The breakdown is as follows:
Ages 0-4, <1%; 5-12, <1%; 13-18, 1%; 19-24, 6%; 25-49, 37%; 50-64, 26%, 65+, 28%
Ages 0-29, 2%; 30-49, 5%; 50-64, 10%; 65-79, 20%; 80+, 19%
The counties affected and the number of confirmed cases, with the number of deaths in parentheses, are:
Adams-167 (5), Allegheny-1,526 (127), Armstrong-55 (5), Beaver-493 (78), Bedford-29 (1), Berks-3,453 (172), Blair-30, Bradford-37 (2), Bucks-4,116 (364), Butler-198 (6), Cambria-44 (1), Cameron-2 Carbon-198 (17), Centre-122 (2), Chester-1,929 (189), Clarion-23 (1), Clearfield-30, Clinton-41, Columbia-330 (28), Crawford-21, Cumberland-461 (33), Dauphin-851 (38), Delaware-5,084 (405), Elk-5 (1), Erie-124 (2), Fayette-85 (4), Forest-7, Franklin-522 (12), Fulton-8, Greene-27 (1), Huntingdon-190, Indiana-76 (5), Jefferson-7, Juniata-94 (1), Lackawanna-1,211 (124), Lancaster-2,295 (168), Lawrence-71 (7), Lebanon-825 (17), Lehigh-3,286 (123), Luzerne-2,449 (120), Lycoming-132 (5), McKean-8 (1), Mercer-77 (2), Mifflin-52, Monroe-1,229 (64), Montgomery-5,442 (534), Montour-49, Northampton-2,499 (161), Northumberland-126, Perry-35 (1), Philadelphia-15,218 (871), Pike-441 (21), Potter-4, Schuylkill-459 (14), Snyder-33 (1), Somerset-32 (1), Sullivan-1, Susquehanna-81 (13), Tioga-16 (1), Union-41 (1), Venango-7, Warren-1, Washington-126 (4), Wayne-117 (5), Westmoreland-419 (30), Wyoming-31 (3), York-793 (14).
As of noon May 12, there have been 237,989 negative tests for the coronavirus, 6,285 more than the day before.
What is coronavirus?
According to the Pa. Department of Health, coronaviruses are a large family of viruses that are common throughout the world. These viruses can live in animals and at times, evolve and infect people before spreading through human to human contact.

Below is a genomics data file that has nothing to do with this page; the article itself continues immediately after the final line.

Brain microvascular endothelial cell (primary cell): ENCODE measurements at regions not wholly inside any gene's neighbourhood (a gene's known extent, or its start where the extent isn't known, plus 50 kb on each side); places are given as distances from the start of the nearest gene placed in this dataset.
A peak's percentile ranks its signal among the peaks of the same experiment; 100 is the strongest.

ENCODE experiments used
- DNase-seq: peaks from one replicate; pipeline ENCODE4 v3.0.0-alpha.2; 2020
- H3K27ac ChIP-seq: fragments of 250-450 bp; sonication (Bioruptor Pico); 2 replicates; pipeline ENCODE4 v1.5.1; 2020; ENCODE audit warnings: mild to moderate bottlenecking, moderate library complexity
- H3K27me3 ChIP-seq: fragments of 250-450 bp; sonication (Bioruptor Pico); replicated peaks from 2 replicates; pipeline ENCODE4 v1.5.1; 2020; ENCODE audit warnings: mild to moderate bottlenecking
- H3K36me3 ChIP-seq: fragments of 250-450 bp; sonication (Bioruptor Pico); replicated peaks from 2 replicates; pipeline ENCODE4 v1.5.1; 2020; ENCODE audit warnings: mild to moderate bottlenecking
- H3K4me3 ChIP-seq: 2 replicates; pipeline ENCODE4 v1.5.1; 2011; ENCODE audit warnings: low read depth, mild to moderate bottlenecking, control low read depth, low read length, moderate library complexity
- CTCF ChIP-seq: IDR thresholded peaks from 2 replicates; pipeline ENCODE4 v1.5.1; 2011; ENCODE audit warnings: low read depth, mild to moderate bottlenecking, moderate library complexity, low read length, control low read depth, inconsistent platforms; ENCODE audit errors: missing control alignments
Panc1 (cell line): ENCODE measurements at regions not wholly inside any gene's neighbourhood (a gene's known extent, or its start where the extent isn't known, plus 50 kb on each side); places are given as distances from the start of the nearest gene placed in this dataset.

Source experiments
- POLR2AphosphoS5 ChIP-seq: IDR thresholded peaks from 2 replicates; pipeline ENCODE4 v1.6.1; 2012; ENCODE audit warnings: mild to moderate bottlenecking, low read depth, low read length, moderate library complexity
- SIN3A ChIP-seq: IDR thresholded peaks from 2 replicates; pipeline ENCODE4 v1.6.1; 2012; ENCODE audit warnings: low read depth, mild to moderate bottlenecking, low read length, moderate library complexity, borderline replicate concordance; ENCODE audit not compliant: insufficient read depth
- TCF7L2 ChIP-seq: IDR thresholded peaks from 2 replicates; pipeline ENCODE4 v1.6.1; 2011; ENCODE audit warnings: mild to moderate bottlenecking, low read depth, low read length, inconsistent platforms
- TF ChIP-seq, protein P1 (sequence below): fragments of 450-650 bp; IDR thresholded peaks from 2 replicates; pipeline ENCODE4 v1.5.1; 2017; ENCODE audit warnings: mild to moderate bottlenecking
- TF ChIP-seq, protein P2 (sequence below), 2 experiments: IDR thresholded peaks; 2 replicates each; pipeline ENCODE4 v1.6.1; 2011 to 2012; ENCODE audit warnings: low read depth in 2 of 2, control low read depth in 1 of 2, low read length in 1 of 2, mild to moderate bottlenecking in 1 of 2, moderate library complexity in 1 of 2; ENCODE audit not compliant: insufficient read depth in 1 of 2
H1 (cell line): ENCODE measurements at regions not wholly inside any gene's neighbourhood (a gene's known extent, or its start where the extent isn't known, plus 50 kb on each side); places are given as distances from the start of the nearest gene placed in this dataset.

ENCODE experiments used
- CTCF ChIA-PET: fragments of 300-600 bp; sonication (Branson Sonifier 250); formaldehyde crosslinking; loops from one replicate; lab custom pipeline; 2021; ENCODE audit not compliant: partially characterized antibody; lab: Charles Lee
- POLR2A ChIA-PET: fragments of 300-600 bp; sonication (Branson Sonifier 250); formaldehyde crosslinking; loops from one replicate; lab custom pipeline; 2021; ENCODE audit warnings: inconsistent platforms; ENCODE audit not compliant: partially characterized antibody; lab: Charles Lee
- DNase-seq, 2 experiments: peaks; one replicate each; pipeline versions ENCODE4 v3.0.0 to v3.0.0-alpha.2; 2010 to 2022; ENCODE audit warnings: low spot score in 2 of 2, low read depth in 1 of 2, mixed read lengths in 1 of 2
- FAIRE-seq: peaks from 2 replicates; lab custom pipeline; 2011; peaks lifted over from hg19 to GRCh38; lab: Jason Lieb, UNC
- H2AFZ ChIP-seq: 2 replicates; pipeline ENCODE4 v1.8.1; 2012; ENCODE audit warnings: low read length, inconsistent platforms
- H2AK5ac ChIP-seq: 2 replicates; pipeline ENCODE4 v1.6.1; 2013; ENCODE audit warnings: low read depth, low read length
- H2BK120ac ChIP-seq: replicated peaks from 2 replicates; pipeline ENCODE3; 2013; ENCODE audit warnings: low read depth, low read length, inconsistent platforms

Human coronaviruses are spread just like the common cold or the flu — either through the air through coughing or sneezing, through close personal contact like touching or shaking hands, or by touching an object or surface with the virus on it.
Symptoms of COVID-19 include fever, cough, and shortness of breath. The symptoms can appear in as few as two days or as long as 14 days after a person is exposed to the illness. Reported illnesses have ranged from people with little to no symptoms to severe illness and death. As of May 7, the U.S. Center for Disease Control reports there have been 1,324,488 cases of the Coronavirus reported in the U.S. with 79,756 deaths.
What can you do?
Wash your hands with soap and water for at least 20 seconds or use hand sanitizer if soap and water are not available.
Cover any coughs or sneezes with your elbow, not your hands.
Clean surfaces frequently.
Stay home to avoid spreading COVID-19, especially if you are unwell.
If you must go out for a life-sustaining reason, please wear a mask.
The Pa. Department of Health offers these guidelines as the COVID-19 crisis continues.
Stay home as much as possible. Try to get groceries once per week instead of daily. Freedom of travel remains, but please refrain from non-essential travel. Essential travel includes things like commuting to an essential job, picking up supplies like groceries and medicine, and checking on family and pets in other households. Do not host or attend gatherings.